One subject that has not received a lot of attention relating to COVID-19 requirements for employers is the obligation to make and preserve certain records. Depending on what the record is, and who is making it, these mandates will require employers to maintain records for longer periods of time than under many, if not most, record-keeping policies. As a result, employers should be reviewing and updating if necessary, their record-keeping policies when it comes to employee monitoring, leaves of absence, and sick pay.
The minimum record-keeping requirements for most employment records currently range from one to three years. For example, the EEOC’s regulations relating to Title VII, the ADA, and GINA requires records to be kept for one year from the date of the record or when the applicable decision was made, whichever is later. 29 C.F.R. 1602.14. Under the ADEA and the Equal Pay Act, basic demographic information must be retained for three years, while other records have to be maintained for one year. 29 C.F.R. 1627.3 and 1620.32. Under the Fair Labor Standards Act, payroll records must be maintained for three years, while supplemental basic records must be maintained for two years. 29 C.F.R. 516.5 and 516.6.
Records relating to ERISA and OSHA have much longer retention periods. Under Section 209 of ERISA, records are to be kept for as long as needed “to determine the benefits due or which may become due to such employees.” Particularly when dealing with retiree benefits, this could mean retaining records for decades. Similarly, employee medical records must be maintained under OSHA for the length of the employee’s employment, plus 30 years. 29 C.F.R. 1910.1020.
One other important point to note is that, generally, there is no requirement to create a document (with an exception being for employee pay records). For example, the law does not require an employer to create a document saying why it hired or terminated an employee. However, if the employer does create a document explaining its reasons, that document must be preserved for at least the time periods set forth above.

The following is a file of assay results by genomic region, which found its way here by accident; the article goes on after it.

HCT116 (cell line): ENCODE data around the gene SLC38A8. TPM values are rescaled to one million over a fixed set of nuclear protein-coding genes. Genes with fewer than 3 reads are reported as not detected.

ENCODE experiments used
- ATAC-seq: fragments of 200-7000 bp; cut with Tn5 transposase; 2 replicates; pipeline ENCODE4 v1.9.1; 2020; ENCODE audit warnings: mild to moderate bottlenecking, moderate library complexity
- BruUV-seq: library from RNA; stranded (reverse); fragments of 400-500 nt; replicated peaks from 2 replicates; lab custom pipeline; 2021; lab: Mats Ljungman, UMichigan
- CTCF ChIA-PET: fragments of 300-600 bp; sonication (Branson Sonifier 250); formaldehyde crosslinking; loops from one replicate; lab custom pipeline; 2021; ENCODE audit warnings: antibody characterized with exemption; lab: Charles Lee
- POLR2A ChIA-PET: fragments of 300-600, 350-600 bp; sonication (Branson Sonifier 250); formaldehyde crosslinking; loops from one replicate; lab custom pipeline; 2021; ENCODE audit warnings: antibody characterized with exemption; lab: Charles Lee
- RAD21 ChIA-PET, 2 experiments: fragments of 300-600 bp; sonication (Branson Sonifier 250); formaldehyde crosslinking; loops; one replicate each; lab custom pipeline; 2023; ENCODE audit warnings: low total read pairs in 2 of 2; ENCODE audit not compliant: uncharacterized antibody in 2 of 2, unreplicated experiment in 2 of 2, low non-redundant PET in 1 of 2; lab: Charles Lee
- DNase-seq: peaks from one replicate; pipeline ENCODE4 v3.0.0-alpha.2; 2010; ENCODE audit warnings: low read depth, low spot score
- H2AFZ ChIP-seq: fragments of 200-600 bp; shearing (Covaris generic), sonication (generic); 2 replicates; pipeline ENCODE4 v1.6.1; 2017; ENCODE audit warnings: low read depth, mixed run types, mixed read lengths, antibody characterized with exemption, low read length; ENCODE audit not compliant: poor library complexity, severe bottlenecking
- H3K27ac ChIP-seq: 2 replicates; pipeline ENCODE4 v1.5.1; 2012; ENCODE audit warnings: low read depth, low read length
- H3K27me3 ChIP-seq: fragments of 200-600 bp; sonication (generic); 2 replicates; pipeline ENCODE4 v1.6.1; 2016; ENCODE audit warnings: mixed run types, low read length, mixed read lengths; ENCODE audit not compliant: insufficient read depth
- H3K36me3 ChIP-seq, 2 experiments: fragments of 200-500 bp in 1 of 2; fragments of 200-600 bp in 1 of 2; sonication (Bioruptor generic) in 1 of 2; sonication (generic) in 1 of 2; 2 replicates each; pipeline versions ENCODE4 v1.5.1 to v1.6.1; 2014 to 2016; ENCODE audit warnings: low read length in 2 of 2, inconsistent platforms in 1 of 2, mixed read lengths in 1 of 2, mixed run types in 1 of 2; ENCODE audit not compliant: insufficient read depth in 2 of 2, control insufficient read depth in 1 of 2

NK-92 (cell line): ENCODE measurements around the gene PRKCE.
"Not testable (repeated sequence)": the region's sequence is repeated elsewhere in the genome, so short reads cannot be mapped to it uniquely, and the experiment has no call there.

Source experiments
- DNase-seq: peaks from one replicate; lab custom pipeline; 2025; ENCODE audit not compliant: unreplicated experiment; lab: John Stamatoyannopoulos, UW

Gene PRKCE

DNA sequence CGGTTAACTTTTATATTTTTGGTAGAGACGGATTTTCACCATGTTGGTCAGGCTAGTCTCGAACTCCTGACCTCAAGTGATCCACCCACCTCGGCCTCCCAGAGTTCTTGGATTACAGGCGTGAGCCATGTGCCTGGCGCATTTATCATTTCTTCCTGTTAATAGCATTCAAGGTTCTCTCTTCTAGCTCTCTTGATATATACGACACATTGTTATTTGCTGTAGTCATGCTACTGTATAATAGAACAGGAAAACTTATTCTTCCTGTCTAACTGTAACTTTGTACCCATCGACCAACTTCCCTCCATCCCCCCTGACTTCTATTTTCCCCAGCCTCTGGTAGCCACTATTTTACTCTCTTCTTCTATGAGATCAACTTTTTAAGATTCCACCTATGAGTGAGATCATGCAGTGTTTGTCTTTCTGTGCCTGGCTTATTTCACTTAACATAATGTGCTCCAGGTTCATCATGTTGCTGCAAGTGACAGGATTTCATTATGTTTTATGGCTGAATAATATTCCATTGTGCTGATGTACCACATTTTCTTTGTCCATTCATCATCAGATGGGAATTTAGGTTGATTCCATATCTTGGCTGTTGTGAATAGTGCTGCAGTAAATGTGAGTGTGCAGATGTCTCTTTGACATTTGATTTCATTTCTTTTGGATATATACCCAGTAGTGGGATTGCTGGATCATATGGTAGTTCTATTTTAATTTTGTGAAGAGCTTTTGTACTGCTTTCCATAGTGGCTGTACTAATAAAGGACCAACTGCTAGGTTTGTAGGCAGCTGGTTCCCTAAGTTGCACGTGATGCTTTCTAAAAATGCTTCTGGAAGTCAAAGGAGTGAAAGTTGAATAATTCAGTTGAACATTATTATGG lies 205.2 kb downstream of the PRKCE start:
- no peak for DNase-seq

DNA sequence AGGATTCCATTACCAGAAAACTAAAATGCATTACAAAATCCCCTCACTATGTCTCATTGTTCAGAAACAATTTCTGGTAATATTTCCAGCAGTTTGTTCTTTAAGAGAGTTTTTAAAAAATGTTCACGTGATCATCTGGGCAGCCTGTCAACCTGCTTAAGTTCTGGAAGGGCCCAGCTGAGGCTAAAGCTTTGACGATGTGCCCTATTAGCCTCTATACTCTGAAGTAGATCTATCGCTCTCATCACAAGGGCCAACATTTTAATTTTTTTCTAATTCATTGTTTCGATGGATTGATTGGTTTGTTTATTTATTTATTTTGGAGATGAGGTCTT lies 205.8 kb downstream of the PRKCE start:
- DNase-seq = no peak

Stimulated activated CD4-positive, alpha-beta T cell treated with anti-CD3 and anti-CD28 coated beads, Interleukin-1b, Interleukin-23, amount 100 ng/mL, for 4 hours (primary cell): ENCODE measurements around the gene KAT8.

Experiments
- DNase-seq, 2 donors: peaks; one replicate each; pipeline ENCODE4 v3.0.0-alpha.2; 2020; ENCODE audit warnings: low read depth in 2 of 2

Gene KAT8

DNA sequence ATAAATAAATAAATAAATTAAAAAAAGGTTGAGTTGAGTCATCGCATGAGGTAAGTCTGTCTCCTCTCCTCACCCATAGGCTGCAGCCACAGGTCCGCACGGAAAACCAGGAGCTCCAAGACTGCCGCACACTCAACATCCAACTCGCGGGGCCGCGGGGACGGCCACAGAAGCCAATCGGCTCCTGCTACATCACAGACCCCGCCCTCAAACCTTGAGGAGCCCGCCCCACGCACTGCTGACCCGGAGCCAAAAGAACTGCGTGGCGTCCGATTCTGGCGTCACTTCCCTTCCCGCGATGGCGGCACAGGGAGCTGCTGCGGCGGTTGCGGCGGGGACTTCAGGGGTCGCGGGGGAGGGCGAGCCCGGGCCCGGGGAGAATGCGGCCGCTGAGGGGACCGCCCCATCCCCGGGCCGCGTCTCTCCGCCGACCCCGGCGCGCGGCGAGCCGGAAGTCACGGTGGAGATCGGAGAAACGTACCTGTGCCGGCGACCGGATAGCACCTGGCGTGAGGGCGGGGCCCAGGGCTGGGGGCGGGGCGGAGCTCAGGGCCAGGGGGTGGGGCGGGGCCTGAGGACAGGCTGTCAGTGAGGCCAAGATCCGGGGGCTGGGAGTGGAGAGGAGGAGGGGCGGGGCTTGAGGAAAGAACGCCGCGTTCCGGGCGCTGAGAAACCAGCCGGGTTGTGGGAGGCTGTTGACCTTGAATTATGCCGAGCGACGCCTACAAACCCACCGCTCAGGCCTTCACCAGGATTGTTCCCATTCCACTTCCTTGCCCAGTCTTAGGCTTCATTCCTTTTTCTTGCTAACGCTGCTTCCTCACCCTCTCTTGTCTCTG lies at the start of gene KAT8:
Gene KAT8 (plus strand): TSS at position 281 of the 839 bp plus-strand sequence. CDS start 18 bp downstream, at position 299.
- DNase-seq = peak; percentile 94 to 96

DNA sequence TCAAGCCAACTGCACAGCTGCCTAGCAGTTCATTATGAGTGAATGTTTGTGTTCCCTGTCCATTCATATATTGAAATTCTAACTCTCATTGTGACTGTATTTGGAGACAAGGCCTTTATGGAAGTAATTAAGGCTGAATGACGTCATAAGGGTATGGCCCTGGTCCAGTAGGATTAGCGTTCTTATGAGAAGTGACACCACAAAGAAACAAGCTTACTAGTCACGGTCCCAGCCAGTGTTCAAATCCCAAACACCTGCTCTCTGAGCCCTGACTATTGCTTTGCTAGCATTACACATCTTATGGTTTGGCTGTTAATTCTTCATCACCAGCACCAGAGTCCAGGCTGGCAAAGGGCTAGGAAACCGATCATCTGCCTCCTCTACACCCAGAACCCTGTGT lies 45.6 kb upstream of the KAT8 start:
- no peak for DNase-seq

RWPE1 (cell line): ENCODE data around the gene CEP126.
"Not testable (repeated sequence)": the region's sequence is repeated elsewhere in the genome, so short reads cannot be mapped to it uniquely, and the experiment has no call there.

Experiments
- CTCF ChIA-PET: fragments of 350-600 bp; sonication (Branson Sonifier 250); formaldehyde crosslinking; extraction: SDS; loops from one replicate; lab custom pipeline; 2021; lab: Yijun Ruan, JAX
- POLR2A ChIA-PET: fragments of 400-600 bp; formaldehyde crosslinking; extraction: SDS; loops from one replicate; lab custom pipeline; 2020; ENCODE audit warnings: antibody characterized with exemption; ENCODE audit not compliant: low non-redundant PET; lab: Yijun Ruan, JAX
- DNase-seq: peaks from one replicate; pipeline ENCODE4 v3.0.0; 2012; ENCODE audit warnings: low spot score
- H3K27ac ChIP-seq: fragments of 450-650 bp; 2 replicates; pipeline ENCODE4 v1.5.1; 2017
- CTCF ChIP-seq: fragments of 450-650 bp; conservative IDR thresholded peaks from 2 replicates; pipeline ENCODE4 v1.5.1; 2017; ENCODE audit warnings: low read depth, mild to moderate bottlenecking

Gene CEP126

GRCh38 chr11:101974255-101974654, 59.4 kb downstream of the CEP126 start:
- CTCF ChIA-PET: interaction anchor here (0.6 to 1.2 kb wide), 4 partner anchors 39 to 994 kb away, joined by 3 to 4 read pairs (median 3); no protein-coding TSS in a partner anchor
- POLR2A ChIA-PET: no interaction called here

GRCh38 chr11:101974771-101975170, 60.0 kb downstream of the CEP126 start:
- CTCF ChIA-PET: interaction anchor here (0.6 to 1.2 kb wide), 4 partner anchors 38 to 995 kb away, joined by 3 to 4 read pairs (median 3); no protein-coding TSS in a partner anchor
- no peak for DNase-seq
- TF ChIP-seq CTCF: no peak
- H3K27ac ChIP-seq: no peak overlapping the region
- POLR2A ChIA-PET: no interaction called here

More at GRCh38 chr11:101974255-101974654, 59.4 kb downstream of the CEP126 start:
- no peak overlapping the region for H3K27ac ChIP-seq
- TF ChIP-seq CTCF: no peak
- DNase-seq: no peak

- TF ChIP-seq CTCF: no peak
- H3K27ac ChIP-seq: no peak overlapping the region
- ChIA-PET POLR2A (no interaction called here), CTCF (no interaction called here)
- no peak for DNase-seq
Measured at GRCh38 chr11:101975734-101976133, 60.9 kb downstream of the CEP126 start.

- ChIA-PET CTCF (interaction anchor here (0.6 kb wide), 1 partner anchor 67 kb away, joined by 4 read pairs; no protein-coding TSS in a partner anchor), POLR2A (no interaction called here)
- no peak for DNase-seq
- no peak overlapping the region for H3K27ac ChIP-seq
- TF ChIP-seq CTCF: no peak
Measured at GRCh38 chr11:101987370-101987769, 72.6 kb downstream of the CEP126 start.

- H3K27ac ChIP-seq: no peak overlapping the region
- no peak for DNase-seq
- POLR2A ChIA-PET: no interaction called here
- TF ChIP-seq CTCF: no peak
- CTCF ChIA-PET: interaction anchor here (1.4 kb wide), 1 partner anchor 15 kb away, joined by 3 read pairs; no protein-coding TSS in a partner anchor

How COVID-19 Has Affected Employer Record-Keeping Requirements
There are two areas where COVID-19 has directly impacted record-keeping requirements and at least one major indirect impact.
1. Families First Coronavirus Relief Act (FFCRA)
In terms of direct impacts, under regulations issued under the FFCRA, records relating to paid sick leave and expanded family and medical leave must be maintained for four years. 29 C.F.R. 826.140.
The regulations also require employers to actually create documents in at least two circumstances. First, if an employee orally requests paid sick leave or expanded family or medical leave, the employer is required to document that request and retain it for the four year period. 826.140(a). Second, if the employer denies a request, that denial has to be documented and retained for four years. 826.140(b).
In addition to the actual requests for, and decisions relating to, sick leave or expanded medical and family leave, the regulations set forth the types of records which employers should maintain for four years to claim tax credits:
- Documents showing how the employer determined the amount of paid sick leave and expanded family and medical leave paid to employees that are eligible for the credit, including records of work, telework, and paid leave;
- Documents showing how the employer determined the amount of qualified health plan expenses that it allocated to wages;
- Copies of any completed IRS Forms 7200 the employer submitted to the IRS (Form 7200 is the form that qualifying employers file in advance to receive the refundable tax credits for qualified leave and the employee retention tax credit);